I’ve often said that any idiot can be a lawyer, it takes someone special to be a great lawyer. To become a lawyer, you just need to go to school, pass the exam, and get a job somewhere. That’s about it. The better the school is doesn’t always mean the better the lawyer.
My first two legal experiences were as a 1L. I did something I wasn’t supposed to do, I practiced law without a license. My mother was in the middle of an administrative hearing for her job, and a lawyer of 35 years was against her. I had a few weeks of legal writing, but did my best to help counter his arguments, and draft a persuasive memo. I won. I defeated a lawyer who would eventually be 38 years my senior in the practice of law, on memos, in my first try. Was it wrong? Yes, absolutely. But it was my mom, there is no way I wouldn’t have helped her. So screw any bar that wants to take it up with me. I’d do it again in a second. My second experience was with the city where my law school was. Conflicting signs and law had caused many of my fellow students to get a parking ticket for parking too close to a stop sign. When I got one, I organized my first class action suit. I took on the city on behalf of myself and my fellow students. I won, we got refunds from the city, the tickets wiped from our records, and they had to move the parking sign so as not to entrap any more unsuspecting students. I was 2 wins, 0 losses before my first semester of my 1L year was over. I also pissed of my first city attorney, always a good sign of things to come.
So the point I’m making there, you don’t need to be a Harvard Grad to be a great lawyer, you don’t even need to be an A student to be one. Just know what you know well, and don’t get in over your head with things you don’t know. Of course, there is much more to it. I would add that you have to be a good person, with a good heart and good moral compass, and you have to do whatever it takes (within ethical bounds) to be good at what you do. I’m talking long nights in a library, sucking up the pride and asking anyone you can for help when you need it, and not being afraid to say no to a client if you can’t effectively do what they need you to do.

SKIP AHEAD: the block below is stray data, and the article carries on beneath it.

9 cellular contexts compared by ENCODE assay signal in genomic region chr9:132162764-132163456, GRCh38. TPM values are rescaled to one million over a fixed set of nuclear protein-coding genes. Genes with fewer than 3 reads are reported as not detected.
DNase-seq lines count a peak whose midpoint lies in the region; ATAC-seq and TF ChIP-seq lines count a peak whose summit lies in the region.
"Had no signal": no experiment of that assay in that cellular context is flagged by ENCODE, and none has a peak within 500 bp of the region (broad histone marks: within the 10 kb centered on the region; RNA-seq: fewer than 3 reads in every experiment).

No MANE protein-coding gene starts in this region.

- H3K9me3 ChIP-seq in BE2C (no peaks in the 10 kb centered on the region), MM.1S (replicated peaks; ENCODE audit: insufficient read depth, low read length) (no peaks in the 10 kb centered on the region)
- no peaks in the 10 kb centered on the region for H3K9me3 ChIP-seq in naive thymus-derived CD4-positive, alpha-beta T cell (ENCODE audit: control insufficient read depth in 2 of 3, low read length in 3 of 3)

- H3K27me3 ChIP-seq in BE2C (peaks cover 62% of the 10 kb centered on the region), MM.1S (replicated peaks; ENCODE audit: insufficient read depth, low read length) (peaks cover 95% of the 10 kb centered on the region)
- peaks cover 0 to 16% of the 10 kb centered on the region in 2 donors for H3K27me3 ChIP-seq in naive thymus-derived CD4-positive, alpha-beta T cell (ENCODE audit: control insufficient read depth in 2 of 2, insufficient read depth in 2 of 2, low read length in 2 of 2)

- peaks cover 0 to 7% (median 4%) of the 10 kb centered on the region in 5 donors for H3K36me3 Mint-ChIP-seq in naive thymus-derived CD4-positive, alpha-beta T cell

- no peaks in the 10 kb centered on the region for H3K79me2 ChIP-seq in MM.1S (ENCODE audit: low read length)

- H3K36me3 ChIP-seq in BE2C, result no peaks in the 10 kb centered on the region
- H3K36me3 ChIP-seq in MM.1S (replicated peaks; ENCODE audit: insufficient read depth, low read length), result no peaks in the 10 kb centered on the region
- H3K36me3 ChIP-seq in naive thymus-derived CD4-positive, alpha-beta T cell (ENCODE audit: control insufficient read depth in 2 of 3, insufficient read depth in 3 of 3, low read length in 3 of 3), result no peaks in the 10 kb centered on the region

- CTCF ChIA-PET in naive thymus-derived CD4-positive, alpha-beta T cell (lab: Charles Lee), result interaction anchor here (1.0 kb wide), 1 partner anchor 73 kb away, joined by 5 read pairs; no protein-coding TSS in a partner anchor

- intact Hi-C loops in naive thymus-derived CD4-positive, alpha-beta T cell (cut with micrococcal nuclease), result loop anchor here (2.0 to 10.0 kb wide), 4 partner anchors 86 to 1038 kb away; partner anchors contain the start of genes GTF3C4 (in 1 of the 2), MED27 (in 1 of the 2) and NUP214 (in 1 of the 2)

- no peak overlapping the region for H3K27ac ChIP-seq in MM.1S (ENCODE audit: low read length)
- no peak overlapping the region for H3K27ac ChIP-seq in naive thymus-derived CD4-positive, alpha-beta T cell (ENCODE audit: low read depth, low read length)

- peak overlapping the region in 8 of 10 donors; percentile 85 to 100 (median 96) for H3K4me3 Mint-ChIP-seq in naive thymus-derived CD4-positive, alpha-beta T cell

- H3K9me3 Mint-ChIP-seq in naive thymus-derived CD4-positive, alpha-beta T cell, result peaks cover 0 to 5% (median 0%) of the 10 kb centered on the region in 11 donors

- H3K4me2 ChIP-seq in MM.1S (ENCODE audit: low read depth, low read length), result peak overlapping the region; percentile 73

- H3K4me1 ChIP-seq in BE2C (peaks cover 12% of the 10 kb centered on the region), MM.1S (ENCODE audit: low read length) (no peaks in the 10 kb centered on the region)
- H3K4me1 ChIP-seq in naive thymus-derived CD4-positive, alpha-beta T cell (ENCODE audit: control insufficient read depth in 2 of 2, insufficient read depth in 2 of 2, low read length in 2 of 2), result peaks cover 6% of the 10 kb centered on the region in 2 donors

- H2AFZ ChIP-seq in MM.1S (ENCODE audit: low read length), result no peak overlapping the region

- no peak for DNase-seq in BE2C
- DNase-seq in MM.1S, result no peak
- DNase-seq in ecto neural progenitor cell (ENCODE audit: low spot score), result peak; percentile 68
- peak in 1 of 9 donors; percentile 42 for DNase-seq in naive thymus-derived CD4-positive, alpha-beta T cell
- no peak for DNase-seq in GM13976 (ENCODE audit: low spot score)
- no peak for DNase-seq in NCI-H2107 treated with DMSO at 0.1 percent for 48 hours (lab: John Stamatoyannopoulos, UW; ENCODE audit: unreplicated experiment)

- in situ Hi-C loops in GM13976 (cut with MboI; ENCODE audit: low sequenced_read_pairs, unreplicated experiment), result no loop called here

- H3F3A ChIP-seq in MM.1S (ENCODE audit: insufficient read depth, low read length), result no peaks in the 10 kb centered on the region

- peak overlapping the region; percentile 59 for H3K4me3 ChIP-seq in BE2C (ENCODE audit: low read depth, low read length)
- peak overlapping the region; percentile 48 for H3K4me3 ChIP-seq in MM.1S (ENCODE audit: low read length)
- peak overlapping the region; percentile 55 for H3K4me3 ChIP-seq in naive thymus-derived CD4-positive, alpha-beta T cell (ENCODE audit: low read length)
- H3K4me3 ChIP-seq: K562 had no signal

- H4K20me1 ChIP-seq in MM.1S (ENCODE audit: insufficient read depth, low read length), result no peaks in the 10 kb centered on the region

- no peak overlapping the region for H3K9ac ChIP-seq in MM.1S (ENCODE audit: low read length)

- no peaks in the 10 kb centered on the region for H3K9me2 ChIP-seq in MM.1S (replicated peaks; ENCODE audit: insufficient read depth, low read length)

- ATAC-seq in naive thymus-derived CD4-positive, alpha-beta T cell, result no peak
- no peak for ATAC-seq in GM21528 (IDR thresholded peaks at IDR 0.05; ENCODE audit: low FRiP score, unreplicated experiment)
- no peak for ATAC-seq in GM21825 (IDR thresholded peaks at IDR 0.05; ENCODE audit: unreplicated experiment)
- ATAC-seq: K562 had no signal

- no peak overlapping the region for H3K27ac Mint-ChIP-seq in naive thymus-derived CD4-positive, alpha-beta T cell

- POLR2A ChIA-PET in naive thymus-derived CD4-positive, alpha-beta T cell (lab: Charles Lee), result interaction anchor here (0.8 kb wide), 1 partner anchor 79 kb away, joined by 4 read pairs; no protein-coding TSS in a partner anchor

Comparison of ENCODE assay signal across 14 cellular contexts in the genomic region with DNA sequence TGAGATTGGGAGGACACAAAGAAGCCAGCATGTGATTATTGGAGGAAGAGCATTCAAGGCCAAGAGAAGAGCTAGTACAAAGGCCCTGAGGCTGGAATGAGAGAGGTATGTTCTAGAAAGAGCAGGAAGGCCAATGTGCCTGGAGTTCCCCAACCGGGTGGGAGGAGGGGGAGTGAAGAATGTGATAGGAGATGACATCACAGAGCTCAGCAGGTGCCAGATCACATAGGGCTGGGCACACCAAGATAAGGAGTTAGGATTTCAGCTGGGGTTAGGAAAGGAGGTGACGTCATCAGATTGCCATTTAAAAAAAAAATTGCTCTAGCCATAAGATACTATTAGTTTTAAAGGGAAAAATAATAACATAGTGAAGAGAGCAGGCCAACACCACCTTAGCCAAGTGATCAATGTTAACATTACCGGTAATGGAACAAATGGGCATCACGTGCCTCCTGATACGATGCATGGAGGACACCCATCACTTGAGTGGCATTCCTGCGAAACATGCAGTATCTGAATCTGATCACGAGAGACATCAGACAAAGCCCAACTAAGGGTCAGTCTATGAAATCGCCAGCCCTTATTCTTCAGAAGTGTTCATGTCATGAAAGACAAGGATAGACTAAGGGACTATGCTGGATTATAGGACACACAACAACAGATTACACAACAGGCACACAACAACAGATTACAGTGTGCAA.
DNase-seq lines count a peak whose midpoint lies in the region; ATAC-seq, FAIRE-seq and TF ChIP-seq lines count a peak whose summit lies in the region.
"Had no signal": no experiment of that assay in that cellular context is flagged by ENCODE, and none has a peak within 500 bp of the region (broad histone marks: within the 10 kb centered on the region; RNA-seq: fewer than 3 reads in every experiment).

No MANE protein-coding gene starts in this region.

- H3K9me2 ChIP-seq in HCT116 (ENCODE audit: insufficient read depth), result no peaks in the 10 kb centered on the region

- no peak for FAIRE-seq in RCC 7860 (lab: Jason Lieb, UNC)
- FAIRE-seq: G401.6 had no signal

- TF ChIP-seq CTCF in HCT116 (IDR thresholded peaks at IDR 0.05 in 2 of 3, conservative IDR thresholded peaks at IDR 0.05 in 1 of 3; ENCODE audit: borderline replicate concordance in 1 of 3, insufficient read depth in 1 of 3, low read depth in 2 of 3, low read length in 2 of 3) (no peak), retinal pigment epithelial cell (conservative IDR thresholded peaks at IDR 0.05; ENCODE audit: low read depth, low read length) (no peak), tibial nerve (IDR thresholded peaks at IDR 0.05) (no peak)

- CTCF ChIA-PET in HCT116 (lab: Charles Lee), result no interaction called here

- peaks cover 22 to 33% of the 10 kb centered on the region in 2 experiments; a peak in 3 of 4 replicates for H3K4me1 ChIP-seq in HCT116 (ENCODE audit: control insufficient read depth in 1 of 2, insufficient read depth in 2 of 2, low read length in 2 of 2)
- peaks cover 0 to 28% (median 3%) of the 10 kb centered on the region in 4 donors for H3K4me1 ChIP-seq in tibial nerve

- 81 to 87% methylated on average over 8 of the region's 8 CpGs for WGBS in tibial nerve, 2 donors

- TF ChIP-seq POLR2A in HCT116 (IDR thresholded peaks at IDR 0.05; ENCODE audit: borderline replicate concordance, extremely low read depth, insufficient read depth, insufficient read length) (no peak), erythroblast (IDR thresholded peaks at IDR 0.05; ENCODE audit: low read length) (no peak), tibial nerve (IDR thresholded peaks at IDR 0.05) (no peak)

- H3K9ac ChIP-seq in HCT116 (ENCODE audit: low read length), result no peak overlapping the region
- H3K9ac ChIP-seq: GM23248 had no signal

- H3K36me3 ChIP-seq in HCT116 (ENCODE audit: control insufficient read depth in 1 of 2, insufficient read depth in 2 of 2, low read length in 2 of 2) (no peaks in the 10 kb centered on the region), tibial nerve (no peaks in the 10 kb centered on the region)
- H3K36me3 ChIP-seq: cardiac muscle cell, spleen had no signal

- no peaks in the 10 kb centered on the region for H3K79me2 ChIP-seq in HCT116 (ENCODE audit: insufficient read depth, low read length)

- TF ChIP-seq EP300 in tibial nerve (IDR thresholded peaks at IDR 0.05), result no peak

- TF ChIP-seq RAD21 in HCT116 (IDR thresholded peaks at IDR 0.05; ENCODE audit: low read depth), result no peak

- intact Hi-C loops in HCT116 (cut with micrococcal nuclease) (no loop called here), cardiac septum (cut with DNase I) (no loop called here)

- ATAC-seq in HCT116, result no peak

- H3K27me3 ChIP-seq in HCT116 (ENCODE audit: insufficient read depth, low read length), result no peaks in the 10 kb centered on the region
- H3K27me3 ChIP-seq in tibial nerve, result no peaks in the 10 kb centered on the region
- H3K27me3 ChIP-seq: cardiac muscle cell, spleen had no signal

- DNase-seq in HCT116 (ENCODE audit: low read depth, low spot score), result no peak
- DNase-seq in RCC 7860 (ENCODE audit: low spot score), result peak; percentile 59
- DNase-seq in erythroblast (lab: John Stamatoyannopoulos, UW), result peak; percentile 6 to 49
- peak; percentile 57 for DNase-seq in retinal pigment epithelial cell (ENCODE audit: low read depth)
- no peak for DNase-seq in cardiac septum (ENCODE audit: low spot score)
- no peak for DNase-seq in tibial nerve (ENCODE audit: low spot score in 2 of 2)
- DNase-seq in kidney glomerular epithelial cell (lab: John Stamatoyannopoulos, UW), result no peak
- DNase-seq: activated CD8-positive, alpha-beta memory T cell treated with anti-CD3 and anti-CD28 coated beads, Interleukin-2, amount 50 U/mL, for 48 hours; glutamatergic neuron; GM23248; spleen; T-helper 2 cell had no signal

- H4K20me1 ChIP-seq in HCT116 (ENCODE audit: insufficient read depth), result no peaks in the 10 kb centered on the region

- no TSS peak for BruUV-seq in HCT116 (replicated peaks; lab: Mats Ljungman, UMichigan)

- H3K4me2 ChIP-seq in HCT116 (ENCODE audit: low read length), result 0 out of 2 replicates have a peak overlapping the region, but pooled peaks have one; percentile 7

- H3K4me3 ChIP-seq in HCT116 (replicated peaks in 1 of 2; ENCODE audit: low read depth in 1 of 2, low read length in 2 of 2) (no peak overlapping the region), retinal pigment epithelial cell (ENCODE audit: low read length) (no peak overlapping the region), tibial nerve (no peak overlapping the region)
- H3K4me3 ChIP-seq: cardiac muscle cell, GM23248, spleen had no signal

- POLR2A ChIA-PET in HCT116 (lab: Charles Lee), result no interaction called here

Good person, that’s surprisingly hard for some people to do. Try as hard as you might to be the one lawyer who puts all the “Shark” jokes and bad stereotypes to bed, there’s always someone else who spoils it for everyone else. My experience with this came when I had just passed the bar and was looking for work.
I got a call from a lawyer I cold-mailed in Orange County. We’ll call him Chance, because that’s his actual name. I won’t elaborate. But Chance called me before Christmas, and had a one hour phone interview with me. He basically assured me that once I met him in person, saw the offices, I was as good as hired. He had told me the salary I’d be paid, the first cases I’d be working on, where my cubicle was going to be, and had e-mailed me paper-work for a parking pass. I was in. All I had to do was get out there and meet him in person. We agreed that I’d go out there after the new year, january 7th of that year in fact, and we even agreed on a time 2:30 pm. I bought plane tickets, got a rental car, booked a hotel in Orange County near where his office was, and good to go. I had his cell phone number and would call him the day before the interview in case he needed to meet me later that day.
I land in Orange County the day before, and because I’m kind of a detail guy, I go to the office to check out parking, the traffic, and see what floor he’s on. The office building is deserted. This attorney’s name isn’t even on the listing in the lobby anymore. the guard tells me he packed up and left the day after Christmas.WTF?
He had a website. This was in 2006, as of 2011, it still said he was in Orange County. The reality of it was that he had moved his firm to LA, because you could make more money there. According to his secretary. But I’ll get to that later.